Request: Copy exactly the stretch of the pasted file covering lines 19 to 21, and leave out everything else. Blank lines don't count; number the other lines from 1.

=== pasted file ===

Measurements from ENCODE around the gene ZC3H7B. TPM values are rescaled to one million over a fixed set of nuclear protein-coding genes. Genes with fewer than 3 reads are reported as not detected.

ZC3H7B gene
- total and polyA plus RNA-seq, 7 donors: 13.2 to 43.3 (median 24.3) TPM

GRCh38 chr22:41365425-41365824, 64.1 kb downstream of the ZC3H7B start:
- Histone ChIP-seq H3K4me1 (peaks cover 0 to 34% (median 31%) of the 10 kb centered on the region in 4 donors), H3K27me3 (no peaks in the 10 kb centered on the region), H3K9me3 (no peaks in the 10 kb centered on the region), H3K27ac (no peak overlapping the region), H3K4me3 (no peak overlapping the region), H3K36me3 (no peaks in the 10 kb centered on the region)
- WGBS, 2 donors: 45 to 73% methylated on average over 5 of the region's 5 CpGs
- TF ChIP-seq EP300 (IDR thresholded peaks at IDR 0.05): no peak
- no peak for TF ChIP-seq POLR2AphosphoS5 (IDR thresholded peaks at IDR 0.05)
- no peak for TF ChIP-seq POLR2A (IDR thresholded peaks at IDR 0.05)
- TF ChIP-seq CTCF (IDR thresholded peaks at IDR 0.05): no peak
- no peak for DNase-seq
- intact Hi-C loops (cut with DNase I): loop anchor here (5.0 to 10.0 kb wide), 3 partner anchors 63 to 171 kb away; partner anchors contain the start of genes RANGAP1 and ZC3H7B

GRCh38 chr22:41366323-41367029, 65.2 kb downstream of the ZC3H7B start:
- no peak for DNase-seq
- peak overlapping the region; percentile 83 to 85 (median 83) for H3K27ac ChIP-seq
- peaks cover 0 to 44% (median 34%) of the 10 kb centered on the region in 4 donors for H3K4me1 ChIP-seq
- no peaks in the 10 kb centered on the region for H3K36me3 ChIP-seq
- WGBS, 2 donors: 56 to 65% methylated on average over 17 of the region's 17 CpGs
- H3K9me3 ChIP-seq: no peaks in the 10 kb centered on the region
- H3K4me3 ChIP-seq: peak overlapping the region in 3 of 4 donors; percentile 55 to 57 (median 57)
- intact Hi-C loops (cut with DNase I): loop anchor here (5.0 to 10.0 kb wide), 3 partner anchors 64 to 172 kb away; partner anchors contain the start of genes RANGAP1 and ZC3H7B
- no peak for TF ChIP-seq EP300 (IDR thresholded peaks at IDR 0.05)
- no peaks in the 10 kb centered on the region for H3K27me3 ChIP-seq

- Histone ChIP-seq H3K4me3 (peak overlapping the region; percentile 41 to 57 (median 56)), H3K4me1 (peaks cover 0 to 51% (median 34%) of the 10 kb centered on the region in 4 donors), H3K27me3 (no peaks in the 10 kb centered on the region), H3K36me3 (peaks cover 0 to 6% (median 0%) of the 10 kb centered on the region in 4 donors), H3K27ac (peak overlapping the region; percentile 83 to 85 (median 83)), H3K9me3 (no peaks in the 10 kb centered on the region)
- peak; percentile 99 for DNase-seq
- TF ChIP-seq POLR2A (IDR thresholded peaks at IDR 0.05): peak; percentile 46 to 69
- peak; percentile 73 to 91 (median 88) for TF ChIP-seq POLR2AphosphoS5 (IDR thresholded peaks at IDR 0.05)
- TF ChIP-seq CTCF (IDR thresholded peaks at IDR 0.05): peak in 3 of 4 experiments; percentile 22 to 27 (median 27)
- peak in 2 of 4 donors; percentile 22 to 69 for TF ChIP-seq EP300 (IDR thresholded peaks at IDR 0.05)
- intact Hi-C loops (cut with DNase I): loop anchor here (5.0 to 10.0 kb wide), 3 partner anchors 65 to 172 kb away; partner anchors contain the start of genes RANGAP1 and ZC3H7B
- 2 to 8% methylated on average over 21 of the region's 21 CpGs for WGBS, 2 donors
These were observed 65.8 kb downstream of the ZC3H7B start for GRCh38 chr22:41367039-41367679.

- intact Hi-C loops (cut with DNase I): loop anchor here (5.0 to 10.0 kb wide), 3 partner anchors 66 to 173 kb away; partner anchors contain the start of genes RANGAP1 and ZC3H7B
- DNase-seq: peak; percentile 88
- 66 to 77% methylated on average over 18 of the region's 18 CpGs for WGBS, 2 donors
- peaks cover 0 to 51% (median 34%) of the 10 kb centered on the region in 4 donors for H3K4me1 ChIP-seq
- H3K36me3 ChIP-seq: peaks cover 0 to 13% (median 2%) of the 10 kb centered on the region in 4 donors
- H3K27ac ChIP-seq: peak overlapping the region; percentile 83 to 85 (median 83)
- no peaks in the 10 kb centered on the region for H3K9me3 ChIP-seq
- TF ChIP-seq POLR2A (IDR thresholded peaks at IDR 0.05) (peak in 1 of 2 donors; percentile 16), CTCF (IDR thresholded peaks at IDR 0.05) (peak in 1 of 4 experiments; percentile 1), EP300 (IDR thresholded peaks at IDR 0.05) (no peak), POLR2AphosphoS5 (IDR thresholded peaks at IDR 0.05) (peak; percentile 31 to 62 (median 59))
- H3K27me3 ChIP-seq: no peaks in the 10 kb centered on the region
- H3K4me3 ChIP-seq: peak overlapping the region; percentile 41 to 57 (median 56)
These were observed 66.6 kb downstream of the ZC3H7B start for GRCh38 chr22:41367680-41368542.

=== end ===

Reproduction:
- H3K9me3 ChIP-seq: no peaks in the 10 kb centered on the region
- H3K4me3 ChIP-seq: peak overlapping the region in 3 of 4 donors; percentile 55 to 57 (median 57)
- intact Hi-C loops (cut with DNase I): loop anchor here (5.0 to 10.0 kb wide), 3 partner anchors 64 to 172 kb away; partner anchors contain the start of genes RANGAP1 and ZC3H7B